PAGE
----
Just about every French team preview includes some variation on the line “Team X comes to the Tour de France hoping for a stage win or two and maybe a top-10 GC-placing for Rider Y.”
At last year’s Tour de France, Europcar set a new standard with Pierre Rolland winning a stage atop Alpe d’Huez and the white jersey as Best Young Rider, and Thomas Voeckler finishing fourth in Paris (along with 10 days in the yellow jersey). Excuse the cliché, but the Frenchmen’s exploits truly captured the hearts of French fans, giving them hope that a home rider might once again be a factor in his home tour.
Rolland and Voeckler will lead the way in 2012, with the former a better (albeit it uncertain) bet for success than the latter. Rolland started the season with a stage win at the Etoile de Besseges, and has since spent his time preparing to defend his white jersey and better his tenth place finish in last year’s Tour. While high finishes have been few and far between, he appears to have put the knee injury that kept him out of Paris-Nice behind him. He’ll start the Tour healthy, but a bit under-form.
As for Voeckler, his season began with a string of high finishes in the classics including a win in the Brabantse Pijl and top-10’s at Flanders, Amstel, and Liege. Unfortunately, a knee injury of his own forced him to withdraw from the Criterium du Dauphiné, the Route du Sud, and the French National Championships – a title he’s won twice. He’s starting the Tour de France, albeit with tempered expectations.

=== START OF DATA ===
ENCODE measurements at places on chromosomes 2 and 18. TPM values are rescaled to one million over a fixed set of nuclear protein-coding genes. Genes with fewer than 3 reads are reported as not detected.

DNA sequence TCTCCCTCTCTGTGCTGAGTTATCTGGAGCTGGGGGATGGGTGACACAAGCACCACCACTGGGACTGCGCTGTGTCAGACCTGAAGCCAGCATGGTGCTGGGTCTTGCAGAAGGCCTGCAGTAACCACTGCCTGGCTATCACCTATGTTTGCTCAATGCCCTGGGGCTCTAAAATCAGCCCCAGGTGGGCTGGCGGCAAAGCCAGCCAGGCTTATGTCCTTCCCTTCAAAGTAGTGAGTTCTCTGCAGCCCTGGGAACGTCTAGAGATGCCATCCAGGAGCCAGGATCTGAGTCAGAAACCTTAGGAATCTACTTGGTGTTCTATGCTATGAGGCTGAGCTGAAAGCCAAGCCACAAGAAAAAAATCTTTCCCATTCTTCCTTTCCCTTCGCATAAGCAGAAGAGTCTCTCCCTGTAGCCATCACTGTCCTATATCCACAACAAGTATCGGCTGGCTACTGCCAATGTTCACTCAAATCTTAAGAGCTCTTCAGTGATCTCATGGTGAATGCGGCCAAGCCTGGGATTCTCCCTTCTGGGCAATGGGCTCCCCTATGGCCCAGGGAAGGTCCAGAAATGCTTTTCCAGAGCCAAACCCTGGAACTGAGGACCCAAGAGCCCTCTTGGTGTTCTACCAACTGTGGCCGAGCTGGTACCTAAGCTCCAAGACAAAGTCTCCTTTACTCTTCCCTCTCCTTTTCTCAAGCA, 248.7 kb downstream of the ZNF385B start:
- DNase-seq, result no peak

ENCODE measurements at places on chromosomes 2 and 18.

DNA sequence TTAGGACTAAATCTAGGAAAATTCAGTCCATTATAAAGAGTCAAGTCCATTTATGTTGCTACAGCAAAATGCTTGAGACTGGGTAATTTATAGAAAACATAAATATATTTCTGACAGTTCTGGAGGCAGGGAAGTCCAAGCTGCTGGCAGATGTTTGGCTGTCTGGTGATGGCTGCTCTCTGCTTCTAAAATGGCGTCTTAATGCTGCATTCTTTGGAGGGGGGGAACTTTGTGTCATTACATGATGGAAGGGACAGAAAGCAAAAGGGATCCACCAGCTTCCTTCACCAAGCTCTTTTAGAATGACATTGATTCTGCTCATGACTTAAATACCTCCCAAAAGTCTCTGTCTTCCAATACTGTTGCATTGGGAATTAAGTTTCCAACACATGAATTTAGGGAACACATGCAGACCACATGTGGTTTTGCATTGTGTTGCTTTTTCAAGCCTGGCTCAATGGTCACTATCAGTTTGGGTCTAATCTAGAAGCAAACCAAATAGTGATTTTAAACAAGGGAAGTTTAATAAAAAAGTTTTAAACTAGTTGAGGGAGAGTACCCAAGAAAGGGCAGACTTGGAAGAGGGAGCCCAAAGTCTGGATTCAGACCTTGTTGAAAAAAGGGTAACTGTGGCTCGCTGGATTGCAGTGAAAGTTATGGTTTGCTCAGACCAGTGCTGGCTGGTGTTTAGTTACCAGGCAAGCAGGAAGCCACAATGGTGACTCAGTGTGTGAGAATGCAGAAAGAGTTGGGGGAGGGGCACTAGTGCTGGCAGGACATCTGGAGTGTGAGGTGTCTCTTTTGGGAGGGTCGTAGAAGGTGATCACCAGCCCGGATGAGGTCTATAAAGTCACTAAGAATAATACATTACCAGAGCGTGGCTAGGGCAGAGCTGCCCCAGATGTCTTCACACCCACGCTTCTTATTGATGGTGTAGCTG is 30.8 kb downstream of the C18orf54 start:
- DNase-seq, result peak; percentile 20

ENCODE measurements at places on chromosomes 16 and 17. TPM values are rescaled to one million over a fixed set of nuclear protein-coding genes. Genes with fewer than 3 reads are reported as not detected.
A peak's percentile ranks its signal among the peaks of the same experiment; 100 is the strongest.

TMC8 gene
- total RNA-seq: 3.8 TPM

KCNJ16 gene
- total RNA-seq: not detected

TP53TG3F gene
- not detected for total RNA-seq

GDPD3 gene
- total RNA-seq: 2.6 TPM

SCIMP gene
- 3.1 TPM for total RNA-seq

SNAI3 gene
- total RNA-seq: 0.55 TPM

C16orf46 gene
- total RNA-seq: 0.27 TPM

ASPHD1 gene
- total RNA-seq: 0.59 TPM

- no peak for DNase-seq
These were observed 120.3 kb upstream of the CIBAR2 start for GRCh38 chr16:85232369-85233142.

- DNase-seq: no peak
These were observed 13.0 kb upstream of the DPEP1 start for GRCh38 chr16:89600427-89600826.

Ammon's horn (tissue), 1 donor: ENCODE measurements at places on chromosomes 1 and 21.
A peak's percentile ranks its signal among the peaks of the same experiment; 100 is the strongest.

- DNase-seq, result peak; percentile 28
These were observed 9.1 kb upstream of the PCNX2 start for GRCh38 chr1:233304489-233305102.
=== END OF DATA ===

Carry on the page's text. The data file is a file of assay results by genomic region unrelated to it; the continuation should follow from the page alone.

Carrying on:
Man of the Hour
After a terrific April, it really is a pity that one of the greatest stories from last year’s race might be grounded by injury. Best-case scenario: Thomas Voeckler rises to the occasion and scores a valiant stage win while helping Rolland to another white jersey and top-10 overall finish. Worst-case scenario: He abandons the race after the first weekend due to the lingering effects of his injury.
Cyril Gautier finished 43rd at the Tour last year and at 24 years of age is a dark horse contender to wear the white jersey as Best Young Rider for a few days—a jersey he won at this year’s Criterium International.
On the Hot Seat
Pierre Rolland finally confirmed the promise he displayed several times early in his career. Now he faces the much more difficult task of proving that his performance last year wasn’t just a flash in the pan. More of a climber than a time trialist, a high finish in a Tour with three individual tests will prove that Rolland is truly something special.
Aside from winning the “Turkish Beauties” competition at the Tour of Turkey last season, Christophe Kern won a stage and finished sixth overall at the Criterium du Dauphiné (and looked to be on target for a solid the Tour de France). Unfortunately, knee tendinitis (anyone else think the team needs a new physical therapist?) ended his race after Stage 5. This year, Kern is healthy, fit, and ready to make up for lost time.
Follow Whit on Twitter at @whityost